reducing a bit number of corresponding signals received from the frame buffer by employing a first look up table and a second look up table, wherein the first look up table converts a gray level of one of the frames into a first predetermined gray level corresponding to the first sub-frame converted from said one frame, the first predetermined gray level corresponding to first signals with the reduced bit number, and the second look up table converts the gray level of said one frame into a second predetermined gray level corresponding to the second sub-frame converted from said one frame, the second predetermined gray level corresponding to second signals with the reduced bit number;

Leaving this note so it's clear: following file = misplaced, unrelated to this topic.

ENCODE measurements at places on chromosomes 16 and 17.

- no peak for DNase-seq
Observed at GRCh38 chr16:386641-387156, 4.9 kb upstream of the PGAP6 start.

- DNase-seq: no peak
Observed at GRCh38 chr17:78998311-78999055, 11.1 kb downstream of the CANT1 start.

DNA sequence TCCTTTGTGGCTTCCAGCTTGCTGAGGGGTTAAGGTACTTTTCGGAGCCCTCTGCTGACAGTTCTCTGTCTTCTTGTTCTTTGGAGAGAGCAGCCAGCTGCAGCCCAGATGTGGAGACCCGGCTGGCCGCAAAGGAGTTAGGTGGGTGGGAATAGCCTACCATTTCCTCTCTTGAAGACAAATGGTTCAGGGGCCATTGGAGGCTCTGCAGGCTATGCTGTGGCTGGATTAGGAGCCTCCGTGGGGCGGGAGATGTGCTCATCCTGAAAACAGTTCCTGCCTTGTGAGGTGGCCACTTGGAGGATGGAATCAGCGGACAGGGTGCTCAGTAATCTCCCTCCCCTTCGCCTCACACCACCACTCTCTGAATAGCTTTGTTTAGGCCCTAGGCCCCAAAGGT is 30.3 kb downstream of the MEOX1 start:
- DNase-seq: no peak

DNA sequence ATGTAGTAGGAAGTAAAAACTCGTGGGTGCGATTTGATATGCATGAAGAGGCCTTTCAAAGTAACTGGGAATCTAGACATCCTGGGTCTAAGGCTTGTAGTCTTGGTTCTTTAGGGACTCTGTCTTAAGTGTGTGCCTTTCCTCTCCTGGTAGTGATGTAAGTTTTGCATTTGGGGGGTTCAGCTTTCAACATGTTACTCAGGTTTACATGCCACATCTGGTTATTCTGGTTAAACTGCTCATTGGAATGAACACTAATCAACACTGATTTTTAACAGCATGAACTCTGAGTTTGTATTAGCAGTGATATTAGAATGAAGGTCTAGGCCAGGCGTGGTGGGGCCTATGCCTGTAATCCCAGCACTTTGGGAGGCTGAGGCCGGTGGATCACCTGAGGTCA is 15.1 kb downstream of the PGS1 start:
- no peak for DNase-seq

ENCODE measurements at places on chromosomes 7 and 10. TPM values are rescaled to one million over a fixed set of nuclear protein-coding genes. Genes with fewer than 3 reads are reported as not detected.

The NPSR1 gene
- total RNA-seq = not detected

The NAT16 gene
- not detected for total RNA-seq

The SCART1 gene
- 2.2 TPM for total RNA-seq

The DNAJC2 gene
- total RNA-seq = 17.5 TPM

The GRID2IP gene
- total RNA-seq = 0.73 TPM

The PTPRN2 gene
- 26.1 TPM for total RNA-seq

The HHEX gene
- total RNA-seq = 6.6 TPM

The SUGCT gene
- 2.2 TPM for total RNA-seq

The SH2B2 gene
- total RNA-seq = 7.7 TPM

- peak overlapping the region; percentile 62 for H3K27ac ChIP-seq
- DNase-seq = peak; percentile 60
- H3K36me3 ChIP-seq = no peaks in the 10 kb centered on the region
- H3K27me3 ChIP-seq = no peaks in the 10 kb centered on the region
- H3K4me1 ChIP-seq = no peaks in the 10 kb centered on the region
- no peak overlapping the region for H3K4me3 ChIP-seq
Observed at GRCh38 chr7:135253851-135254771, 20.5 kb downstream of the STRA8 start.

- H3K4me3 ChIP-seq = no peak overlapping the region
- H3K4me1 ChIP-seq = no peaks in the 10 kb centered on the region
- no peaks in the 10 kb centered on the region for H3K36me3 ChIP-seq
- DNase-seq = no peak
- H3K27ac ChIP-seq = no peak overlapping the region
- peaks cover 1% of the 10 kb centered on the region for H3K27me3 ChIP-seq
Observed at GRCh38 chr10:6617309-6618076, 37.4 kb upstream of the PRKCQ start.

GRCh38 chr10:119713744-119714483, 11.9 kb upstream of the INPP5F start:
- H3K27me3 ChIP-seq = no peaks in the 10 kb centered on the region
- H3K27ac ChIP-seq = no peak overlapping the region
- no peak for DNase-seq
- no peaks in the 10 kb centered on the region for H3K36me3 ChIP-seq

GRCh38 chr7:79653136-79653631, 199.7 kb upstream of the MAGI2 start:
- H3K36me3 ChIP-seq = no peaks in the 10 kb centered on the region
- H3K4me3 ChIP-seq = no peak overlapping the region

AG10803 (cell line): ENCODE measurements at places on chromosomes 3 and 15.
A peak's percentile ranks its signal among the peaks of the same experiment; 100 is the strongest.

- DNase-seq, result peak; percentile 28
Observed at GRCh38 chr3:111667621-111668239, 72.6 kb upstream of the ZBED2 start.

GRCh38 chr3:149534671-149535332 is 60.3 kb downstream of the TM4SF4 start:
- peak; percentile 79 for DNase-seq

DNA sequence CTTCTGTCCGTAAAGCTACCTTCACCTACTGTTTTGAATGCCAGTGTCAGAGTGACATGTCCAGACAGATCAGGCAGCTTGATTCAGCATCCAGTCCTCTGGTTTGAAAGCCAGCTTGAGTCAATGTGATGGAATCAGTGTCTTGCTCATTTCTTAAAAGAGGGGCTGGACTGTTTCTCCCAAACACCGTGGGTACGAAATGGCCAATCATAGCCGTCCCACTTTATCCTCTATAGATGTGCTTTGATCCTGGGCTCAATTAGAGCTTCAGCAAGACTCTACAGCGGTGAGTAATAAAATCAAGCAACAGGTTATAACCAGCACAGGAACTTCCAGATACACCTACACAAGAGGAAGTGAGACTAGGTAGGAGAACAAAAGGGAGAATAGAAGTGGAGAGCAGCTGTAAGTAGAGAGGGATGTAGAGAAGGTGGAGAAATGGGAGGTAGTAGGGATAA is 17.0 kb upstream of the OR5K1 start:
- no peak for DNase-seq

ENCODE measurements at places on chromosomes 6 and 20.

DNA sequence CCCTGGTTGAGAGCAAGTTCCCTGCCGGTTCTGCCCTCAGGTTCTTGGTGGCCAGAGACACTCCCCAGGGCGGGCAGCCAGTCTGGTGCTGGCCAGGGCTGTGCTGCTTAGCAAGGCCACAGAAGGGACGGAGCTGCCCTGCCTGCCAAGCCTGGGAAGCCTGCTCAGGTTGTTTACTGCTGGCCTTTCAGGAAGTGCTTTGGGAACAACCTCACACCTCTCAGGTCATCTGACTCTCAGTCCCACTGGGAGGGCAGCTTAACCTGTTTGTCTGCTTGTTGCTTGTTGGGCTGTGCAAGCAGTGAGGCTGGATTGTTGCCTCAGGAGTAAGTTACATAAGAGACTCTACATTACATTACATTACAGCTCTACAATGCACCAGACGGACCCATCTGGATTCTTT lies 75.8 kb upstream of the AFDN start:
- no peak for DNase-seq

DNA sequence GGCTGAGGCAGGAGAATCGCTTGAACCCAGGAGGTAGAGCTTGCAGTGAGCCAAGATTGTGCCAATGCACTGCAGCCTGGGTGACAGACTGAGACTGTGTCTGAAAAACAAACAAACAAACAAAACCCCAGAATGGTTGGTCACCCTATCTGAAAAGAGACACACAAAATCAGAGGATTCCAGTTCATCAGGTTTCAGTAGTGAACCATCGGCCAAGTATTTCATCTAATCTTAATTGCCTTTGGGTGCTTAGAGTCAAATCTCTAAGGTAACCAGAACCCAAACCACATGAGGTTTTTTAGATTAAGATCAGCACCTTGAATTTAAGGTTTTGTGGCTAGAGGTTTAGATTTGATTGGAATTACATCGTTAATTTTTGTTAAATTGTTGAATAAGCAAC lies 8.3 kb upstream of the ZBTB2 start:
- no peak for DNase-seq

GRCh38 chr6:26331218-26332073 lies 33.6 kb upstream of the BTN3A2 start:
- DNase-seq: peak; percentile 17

generating third signals with a frequency being half of a frequency of the first signals and fourth signals with a frequency being half of a frequency of the second signals; and
driving the liquid crystal display to display images according to the third and fourth signals.
8. The method as claimed in claim 7, wherein each of the first and second look up tables comprises a plurality of gray level pairs, each of the gray level pairs in the first look up tables comprises a gray level corresponding to the frame and a corresponding first predetermined gray level, each of the gray level pairs in the second look up tables comprises a gray level corresponding to the frame and a corresponding second predetermined gray level.
9. The method as claimed in claim 8, wherein the liquid crystal display comprises a plurality of sub-pixel regions, and the first and second predetermined gray levels of the gray level pairs are respectively obtained by the equation: